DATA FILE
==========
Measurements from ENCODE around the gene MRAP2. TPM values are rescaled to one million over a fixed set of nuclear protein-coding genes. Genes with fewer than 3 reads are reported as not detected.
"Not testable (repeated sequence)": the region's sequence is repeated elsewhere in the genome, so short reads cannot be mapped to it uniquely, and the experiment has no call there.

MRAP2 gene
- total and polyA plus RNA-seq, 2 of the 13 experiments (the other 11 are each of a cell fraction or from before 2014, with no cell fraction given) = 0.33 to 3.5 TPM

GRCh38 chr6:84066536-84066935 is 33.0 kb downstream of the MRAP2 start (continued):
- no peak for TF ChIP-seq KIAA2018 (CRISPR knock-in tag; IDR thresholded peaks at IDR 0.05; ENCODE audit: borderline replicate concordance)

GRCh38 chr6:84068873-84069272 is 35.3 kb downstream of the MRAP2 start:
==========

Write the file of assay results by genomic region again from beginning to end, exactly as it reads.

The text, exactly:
Measurements from ENCODE around the gene MRAP2. TPM values are rescaled to one million over a fixed set of nuclear protein-coding genes. Genes with fewer than 3 reads are reported as not detected.
"Not testable (repeated sequence)": the region's sequence is repeated elsewhere in the genome, so short reads cannot be mapped to it uniquely, and the experiment has no call there.

MRAP2 gene
- total and polyA plus RNA-seq, 2 of the 13 experiments (the other 11 are each of a cell fraction or from before 2014, with no cell fraction given) = 0.33 to 3.5 TPM

GRCh38 chr6:84066536-84066935 is 33.0 kb downstream of the MRAP2 start (continued):
- no peak for TF ChIP-seq KIAA2018 (CRISPR knock-in tag; IDR thresholded peaks at IDR 0.05; ENCODE audit: borderline replicate concordance)

GRCh38 chr6:84068873-84069272 is 35.3 kb downstream of the MRAP2 start: